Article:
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Economy in Brief

Finland's Export and Import Prices Rise But Remain Contained
by Robert Brusca  August 24, 2020

Finland's aggregate export and import price indexes have tracked one another closely over the past decade. Over the past five years the terms of trade (ratio of export prices to import prices) have fallen by 0.1% at an annual rate. That amounts to a drop of less than a percentage point on balance over five years. Looking at the line items in export and import prices, there has been a lot of parallel movement as well in the components of export and import prices.

In fact, there is a much greater variation in export and import prices on prices changes over the past year than over the broader period.

Over the past five years, export and import prices have barely moved and the indexes for export and import prices of manufactures have not only moved at the same pace but that pace has been close to no change at all. For overall export and import prices, the correlation for annual price change over the last five years has been 0.95; that compares to a correlation of 0.93 for the price of manufactures (the graph that is plotted). This has been an incredible period of price stability for the international channels in Finland's economy.

The prices for manufactures on both the export and import side have been falling over 12 months and six months but are rising somewhat briskly over three months and at the twice the pace of export prices as for import prices. Vehicle prices are not rising at a very different pace over 12 months as between exports and imports, but export prices for vehicles are rising more sharply over three months than for imports. The small table shows the correlations between the various line items of prices quite apart from their net price changes over fixed period of time. While some of the items do have strong correlations, others like: agriculture & forestry, food, beverages & tobacco, motor vehicles, trailers & semitrailers, and investment goods do not generally track closely.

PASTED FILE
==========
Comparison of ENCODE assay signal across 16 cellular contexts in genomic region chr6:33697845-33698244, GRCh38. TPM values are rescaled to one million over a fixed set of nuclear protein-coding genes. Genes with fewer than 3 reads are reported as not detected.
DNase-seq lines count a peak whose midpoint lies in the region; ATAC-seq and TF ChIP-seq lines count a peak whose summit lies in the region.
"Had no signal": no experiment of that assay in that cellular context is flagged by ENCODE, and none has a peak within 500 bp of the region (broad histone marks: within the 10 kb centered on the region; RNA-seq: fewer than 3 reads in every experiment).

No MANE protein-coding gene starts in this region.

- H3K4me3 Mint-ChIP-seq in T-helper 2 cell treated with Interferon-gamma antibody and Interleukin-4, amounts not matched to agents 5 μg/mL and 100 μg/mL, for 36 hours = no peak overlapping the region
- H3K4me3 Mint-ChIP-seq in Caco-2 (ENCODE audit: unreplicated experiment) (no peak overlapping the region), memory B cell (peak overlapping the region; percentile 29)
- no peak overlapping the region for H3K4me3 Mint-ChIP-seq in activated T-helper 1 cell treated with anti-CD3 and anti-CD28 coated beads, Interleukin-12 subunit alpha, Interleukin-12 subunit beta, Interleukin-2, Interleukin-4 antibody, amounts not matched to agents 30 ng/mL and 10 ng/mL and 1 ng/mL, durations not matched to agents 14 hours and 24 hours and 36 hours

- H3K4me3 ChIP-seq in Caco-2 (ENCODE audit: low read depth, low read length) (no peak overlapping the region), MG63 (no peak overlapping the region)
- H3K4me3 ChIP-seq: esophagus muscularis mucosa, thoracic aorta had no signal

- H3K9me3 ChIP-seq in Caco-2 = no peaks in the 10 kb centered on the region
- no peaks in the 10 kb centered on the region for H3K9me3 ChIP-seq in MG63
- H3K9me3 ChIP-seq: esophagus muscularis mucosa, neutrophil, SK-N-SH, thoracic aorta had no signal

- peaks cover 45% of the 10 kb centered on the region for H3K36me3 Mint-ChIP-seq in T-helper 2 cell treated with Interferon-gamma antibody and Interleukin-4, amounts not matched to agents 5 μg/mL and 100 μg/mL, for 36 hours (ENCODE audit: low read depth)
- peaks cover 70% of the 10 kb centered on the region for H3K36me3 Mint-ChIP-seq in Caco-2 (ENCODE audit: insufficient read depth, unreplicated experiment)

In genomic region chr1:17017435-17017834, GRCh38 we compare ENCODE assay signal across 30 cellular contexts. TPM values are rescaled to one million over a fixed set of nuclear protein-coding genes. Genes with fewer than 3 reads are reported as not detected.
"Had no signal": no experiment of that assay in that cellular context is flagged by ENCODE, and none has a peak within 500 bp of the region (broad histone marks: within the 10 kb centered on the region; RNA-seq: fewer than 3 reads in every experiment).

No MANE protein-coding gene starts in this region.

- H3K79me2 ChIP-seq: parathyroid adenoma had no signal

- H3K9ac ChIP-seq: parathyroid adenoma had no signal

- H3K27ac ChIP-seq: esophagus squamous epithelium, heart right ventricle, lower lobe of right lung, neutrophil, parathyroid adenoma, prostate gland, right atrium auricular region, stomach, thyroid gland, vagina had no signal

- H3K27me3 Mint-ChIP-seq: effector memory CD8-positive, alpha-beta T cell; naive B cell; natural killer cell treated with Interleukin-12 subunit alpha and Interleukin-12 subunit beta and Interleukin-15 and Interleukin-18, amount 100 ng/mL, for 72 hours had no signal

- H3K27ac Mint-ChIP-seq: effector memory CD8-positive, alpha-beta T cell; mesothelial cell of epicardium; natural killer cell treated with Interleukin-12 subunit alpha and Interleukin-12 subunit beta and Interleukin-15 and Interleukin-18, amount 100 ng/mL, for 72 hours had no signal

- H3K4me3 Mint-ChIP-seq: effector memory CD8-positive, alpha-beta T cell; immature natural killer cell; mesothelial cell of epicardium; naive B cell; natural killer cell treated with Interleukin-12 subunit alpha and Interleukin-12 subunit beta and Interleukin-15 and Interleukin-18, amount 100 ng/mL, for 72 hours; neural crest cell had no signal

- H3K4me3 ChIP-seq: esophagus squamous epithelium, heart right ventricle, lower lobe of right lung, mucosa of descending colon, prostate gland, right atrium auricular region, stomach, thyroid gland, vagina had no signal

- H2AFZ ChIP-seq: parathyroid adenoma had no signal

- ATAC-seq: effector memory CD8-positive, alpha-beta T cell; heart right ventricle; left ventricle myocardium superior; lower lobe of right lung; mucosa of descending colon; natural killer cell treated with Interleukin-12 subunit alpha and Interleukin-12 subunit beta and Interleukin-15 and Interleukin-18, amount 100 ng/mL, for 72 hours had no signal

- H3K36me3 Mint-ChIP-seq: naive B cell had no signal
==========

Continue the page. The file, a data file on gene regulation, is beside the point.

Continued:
Durable consumer goods have a more lasting pattern of differences in their pace for exports and imports over the last 12 months. On that period, export prices are up by 5.2% and import prices are off by 0.7%. Durable consumer goods import prices are even falling at a 6.4% pace over three months while durable consumer goods export prices are rising at a 15.4% annual rate. Investment goods trends are very similar for exports and imports during this period (despite their low longer-term correlation) leaving most of the discrepancy in manufacturing prices to hang on the difference in trends for consumer durable goods.

Finland has long been a low inflation country and one that takes financial stability quite seriously. Finland's current overall rate of inflation is rising at 0.7% pace from July 2020 over July 2019. Among a group of 12 of the longest EMU members, Finland's inflation ranks as seventh lowest overall and sixth lowest in terms of its core rate (at a pace of 0.9%).

Despite some instability in energy prices, Finland has maintained a steadiness in its export and import prices. Although the general price level slipped in April and May, inflation still seems on a steady and low track.

Of course, no economic discussion is complete without accounting for the virus. Finland had a bout of infection with the coronavirus in early-April, but that has settled down and the infection rate remains low. Recently (as of August 22), infection rates have moved even lower.

Other countries in Europe are seeing rising infection rates; but for now Finland seems to be under control. There is no new impact on growth or reason to expect the inflation progression will be affected because of the path of the virus or because of polices to contain it. But as we have seen, the condition of the virus can shift abruptly and sometimes without clear reason. For now Finland appears to remain in a sweet spot for its overall inflation situation buttressed by extremely favorable export and import price trends.

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